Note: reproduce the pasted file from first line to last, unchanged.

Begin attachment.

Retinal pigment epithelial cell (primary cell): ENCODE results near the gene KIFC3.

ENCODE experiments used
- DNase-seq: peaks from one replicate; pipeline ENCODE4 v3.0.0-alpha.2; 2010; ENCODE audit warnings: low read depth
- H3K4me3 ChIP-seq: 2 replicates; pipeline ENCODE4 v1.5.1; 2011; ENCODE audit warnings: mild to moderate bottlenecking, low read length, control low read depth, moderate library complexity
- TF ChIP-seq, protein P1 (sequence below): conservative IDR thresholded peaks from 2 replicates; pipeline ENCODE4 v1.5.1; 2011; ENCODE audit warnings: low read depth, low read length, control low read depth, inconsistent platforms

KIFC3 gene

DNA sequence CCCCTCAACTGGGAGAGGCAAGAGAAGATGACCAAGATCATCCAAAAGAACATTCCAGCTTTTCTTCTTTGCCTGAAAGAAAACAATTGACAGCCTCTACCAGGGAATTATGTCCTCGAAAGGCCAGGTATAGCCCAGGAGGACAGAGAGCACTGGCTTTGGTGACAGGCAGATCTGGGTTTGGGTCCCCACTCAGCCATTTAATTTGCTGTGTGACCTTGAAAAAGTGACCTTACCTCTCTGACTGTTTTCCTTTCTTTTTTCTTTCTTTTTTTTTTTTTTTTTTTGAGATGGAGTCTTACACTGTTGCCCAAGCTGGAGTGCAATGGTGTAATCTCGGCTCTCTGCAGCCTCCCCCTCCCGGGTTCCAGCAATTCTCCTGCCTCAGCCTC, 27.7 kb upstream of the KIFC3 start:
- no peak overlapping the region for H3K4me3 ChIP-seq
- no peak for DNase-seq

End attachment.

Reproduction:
Retinal pigment epithelial cell (primary cell): ENCODE results near the gene KIFC3.

ENCODE experiments used
- DNase-seq: peaks from one replicate; pipeline ENCODE4 v3.0.0-alpha.2; 2010; ENCODE audit warnings: low read depth
- H3K4me3 ChIP-seq: 2 replicates; pipeline ENCODE4 v1.5.1; 2011; ENCODE audit warnings: mild to moderate bottlenecking, low read length, control low read depth, moderate library complexity
- TF ChIP-seq, protein P1 (sequence below): conservative IDR thresholded peaks from 2 replicates; pipeline ENCODE4 v1.5.1; 2011; ENCODE audit warnings: low read depth, low read length, control low read depth, inconsistent platforms

KIFC3 gene

DNA sequence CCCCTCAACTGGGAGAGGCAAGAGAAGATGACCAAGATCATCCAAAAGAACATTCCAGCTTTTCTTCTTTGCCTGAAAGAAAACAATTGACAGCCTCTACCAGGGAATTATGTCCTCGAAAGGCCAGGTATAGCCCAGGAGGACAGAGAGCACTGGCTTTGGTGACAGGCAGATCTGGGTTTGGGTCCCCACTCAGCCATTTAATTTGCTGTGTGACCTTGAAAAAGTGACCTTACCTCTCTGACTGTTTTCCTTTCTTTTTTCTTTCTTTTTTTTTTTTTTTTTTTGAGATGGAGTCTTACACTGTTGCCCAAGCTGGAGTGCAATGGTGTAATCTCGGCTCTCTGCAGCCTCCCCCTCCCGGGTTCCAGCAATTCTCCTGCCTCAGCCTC, 27.7 kb upstream of the KIFC3 start:
- no peak overlapping the region for H3K4me3 ChIP-seq
- no peak for DNase-seq